She needed a blueprint.

And then I let her in on the most powerful secret.

Find your tribe around other campfires. Then invite them to join your campfire, too.

You do this in real life.  If you want to find people who like to play tennis, you don’t start calling through the phone book asking if the person you’ve called likes tennis.

You go join a tennis club.

So Cindy started to connect with her tribe on Facebook groups for teachers and homeschooling parents.  They welcomed Cindy with open arms.  She won their trust by sharing first—project ideas, ways to use craft supplies to do more, last longer, tips for saving money on craft supplies—all the things those teachers and parents NEEDED to know.

They were HAPPY to go to her web site to download craft supply shopping lists and project designs.  They were THRILLED to get coupons for her company’s craft supplies.  They COULDN’T WAIT to go to the store and BUY her products.

Cindy didn’t just find new customers.  She created raving fans.  And those raving fans not only bought Cindy’s products, they introduced their friends to her who bought even more products.

Then I shared a secret with Cindy that blew her mind.  Facebook isn’t the only game in town. It’s only one campfire—but there are lots more!

I showed Cindy how to find other campfires outside of Facebook—websites, blogs, forums– where teachers and homeschooling parents were already gathered, people who were DESPERATE for her project ideas and craft material tips.

So Cindy joined those groups, became a helpful good online neighbor, and attracted more people to her tribe—and ultimately, to her campfire.

It all starts with finding those places—campfires—where your tribe is already gathering. And when you find the right campfires, it’s like finding a gold mine.

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Surprising Reasons Why People Are Too Intimidated to Ask For Your Help

by Gail Z. Martin

Do you know why people don’t ask for help when they need it?  Why someone would continue on, in pain, watching their business fail…and not ask for help?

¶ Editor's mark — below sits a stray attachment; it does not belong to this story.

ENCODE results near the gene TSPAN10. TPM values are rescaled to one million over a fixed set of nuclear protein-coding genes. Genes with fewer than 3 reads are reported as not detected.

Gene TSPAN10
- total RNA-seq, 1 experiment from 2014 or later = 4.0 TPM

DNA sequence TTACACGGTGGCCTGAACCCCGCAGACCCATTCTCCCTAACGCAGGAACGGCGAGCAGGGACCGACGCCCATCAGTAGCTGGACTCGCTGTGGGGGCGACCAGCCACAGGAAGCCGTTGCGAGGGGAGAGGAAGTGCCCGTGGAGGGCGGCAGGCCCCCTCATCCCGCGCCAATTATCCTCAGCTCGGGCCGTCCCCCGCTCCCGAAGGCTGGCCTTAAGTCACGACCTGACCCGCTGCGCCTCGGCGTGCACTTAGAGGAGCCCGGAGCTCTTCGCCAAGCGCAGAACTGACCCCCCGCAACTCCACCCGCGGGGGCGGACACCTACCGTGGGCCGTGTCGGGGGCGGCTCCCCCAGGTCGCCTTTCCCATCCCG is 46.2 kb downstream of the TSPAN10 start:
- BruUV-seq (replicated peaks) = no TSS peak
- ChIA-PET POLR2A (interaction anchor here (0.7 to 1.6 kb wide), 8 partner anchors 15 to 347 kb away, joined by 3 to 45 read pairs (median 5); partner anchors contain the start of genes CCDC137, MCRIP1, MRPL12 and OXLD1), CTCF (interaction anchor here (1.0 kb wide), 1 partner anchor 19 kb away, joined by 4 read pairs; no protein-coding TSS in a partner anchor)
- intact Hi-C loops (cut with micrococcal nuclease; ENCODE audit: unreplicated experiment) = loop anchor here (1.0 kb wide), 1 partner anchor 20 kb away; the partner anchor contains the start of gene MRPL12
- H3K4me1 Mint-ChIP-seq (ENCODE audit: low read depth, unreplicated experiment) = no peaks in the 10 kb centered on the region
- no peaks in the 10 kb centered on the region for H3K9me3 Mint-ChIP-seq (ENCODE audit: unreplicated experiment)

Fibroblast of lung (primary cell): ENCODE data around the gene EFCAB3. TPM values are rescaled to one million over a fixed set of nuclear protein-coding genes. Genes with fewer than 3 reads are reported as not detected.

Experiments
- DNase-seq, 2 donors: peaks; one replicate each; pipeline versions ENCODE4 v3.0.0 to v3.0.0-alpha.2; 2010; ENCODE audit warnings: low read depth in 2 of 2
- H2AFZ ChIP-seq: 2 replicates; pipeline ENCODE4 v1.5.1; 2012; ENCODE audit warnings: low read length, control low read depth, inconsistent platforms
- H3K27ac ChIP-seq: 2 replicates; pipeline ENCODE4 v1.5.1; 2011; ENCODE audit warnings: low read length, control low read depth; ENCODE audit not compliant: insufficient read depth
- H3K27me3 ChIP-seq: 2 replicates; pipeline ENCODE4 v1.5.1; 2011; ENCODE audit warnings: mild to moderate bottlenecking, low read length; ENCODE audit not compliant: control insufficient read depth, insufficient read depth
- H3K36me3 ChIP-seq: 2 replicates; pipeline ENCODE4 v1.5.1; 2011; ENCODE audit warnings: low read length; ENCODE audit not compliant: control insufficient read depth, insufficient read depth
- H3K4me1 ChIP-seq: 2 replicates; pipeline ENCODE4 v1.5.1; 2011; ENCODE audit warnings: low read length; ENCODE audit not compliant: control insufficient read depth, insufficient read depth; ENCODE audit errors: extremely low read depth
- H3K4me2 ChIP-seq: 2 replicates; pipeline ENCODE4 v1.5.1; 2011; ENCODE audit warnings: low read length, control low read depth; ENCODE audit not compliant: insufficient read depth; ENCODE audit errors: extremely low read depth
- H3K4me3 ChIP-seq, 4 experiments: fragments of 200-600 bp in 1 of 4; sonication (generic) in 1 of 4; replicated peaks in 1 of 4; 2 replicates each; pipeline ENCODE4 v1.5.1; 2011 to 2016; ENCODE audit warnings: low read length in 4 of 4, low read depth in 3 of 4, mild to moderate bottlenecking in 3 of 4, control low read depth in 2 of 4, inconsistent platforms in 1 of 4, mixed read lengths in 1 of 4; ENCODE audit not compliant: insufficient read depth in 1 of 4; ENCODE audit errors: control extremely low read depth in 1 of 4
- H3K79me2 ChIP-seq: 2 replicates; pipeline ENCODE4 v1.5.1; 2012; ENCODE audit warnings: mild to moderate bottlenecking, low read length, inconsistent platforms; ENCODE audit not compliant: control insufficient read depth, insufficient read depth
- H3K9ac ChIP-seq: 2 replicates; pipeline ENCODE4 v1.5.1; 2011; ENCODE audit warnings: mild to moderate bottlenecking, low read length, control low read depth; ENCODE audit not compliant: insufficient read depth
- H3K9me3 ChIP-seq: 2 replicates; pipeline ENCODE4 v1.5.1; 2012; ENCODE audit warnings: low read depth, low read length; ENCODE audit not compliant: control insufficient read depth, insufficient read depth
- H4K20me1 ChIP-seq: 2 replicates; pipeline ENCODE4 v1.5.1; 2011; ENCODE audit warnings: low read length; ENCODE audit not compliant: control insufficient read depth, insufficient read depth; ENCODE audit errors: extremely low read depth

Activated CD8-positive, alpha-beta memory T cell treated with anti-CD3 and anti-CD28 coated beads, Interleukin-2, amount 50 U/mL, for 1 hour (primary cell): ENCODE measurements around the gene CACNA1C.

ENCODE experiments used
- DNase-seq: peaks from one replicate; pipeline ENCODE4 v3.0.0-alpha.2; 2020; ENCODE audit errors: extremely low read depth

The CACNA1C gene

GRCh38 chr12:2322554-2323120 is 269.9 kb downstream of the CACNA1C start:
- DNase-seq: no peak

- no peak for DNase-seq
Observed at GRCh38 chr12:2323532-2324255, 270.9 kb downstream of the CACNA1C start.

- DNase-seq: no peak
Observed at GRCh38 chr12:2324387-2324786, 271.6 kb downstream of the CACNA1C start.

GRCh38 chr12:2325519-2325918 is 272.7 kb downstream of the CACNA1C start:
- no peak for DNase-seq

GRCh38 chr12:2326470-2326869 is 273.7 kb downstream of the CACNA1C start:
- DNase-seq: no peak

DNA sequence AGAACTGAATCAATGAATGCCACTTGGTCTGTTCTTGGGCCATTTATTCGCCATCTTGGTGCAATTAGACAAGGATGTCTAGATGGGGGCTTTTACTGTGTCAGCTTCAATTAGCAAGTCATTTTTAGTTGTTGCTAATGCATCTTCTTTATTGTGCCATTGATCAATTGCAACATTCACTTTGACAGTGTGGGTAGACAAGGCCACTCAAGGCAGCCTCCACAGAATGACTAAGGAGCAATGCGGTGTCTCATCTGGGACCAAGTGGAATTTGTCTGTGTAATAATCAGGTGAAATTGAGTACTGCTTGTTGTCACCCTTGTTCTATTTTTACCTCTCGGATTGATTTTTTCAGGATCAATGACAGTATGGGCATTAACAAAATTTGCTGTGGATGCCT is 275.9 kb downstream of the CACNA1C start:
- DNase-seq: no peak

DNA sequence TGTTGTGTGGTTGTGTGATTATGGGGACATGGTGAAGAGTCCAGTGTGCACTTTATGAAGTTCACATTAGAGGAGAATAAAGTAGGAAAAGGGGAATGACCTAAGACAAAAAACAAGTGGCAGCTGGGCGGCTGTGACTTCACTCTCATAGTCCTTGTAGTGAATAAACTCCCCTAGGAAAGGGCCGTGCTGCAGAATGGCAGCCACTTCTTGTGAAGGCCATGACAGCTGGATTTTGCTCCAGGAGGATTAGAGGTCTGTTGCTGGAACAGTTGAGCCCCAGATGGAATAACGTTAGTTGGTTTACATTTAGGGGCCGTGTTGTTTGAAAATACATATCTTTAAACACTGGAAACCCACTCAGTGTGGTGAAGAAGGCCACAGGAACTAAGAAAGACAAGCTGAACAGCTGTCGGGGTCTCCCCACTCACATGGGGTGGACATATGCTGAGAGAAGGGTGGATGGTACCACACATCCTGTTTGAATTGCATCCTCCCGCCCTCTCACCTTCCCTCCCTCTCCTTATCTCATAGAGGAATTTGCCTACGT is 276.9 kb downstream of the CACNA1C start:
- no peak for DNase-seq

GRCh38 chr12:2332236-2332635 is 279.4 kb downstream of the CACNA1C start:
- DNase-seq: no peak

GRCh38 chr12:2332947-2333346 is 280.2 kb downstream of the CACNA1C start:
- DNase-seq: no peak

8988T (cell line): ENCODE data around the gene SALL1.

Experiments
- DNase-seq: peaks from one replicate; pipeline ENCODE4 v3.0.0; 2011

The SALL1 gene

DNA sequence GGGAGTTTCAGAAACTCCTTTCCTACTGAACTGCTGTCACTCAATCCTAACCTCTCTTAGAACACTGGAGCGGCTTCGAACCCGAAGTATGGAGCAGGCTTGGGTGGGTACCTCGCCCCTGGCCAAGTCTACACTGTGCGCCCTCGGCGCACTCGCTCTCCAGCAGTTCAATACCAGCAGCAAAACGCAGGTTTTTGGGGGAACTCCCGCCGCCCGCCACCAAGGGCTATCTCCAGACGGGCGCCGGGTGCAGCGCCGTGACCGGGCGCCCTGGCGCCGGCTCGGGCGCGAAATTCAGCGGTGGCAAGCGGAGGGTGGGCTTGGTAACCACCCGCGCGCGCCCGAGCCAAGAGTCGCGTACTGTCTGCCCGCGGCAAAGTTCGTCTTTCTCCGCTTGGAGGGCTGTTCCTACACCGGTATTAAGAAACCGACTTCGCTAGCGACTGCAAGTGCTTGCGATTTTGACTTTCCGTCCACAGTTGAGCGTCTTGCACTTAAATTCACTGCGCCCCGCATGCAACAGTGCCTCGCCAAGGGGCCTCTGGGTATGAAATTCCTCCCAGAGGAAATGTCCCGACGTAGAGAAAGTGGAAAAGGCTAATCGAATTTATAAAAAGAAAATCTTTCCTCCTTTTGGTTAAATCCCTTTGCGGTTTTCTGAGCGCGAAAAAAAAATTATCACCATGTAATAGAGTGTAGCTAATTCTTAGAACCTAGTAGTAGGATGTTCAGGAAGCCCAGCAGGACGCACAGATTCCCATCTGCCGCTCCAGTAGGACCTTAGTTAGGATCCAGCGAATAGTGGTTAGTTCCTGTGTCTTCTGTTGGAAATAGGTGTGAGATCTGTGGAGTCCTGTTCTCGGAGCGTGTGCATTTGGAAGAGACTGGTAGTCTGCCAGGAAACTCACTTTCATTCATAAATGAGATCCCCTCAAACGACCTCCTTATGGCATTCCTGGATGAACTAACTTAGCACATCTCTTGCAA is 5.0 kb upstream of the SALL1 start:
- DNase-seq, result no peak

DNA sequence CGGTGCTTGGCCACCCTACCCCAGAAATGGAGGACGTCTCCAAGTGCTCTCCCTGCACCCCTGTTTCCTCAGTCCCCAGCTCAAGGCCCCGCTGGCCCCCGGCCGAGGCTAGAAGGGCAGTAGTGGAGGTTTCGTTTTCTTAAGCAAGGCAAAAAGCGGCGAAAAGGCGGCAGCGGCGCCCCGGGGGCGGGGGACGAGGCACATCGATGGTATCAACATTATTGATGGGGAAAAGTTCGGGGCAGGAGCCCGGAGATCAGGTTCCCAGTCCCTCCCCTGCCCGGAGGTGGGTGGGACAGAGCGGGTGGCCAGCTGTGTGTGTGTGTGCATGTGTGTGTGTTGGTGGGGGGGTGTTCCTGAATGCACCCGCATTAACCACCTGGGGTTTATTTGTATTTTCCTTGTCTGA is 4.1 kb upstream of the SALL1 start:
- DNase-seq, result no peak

There are usually two reasons: They are ashamed to ask for help, and they’re afraid to spend money.

Often, people won’t ask for help until they’ve tried to do everything themselves and it didn’t work and now they’re really, really scared and their back is against the wall.  And that’s a shame.

So how do you turn that around?

With stories.  Make sure your stories make it easy for people to see themselves doing what the clients in your stories have done. Knowing that other people have faced those problems and asked for help makes it easier for your clients to do the same. Not only that, but social media sites like Facebook, Pinterest and YouTube are fantastic places to share your stories.

And when your clients see an outcome in your story that they want for themselves, money stops being an issue. It’s that simple.

 

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Get Creative with Social Media Solutions

by Gail Z. Martin

Adele and her husband had worked very hard to build a wireless telecom business and it was growing.  But she wanted to find a way to stay in touch with her customers between orders, so they would be the first people those customers would call the next time they needed more supplies.

But because of the nature of their kind of business, that created a problem on social media because Adele didn’t want to be talking about rates and industry gossip.  Those things were very sensitive.  That information was proprietary. And she was afraid that they wouldn’t be able to have a Facebook page because of it.

And it was driving Adele crazy.  When she came to me, she said, “I know we need to be on Facebook, but I don’t want people talking business.  How do we get our customers together and not talk shop?”

So I asked Adele to tell me about the business she and her husband had built.  I was really impressed. And one of the things that impressed me the most was what they did at the holidays.

Every year, instead of sending out cookies or wine baskets, Adele and her husband would select a business book that they had found meaningful and send that book to all their clients, with a note about how it meant a lot to them and they hoped it would help the client’s business.

I got chills down my back.  I jumped up and started pacing like I’d just downed a couple of Red Bulls.  And I said—“That’s it!”

Adele’s customers all knew about the gift books.  That was a story they were familiar with.

So Adele created a Facebook page where she invited all her customers to come have a discussion about the book and what it meant to them.  No talking shop, no spilling the beans on sensitive pricing….the story was all about the books.

In other words, Adele was able to create a way for her to have an ongoing conversation with her customers to keep the relationship warm between sales. That’s essential, because if your buyers only need your product a few times a year, no matter how much they like you they can forget about you if months pass without hearing from you.

And when the relationship goes cold, it gets harder for your customers to get past the twin obstacles of not wanting to ask for help and being afraid to spend money. These two obstacles are the biggest speedbumps to getting prospects to move past window-shopping to make a purchase.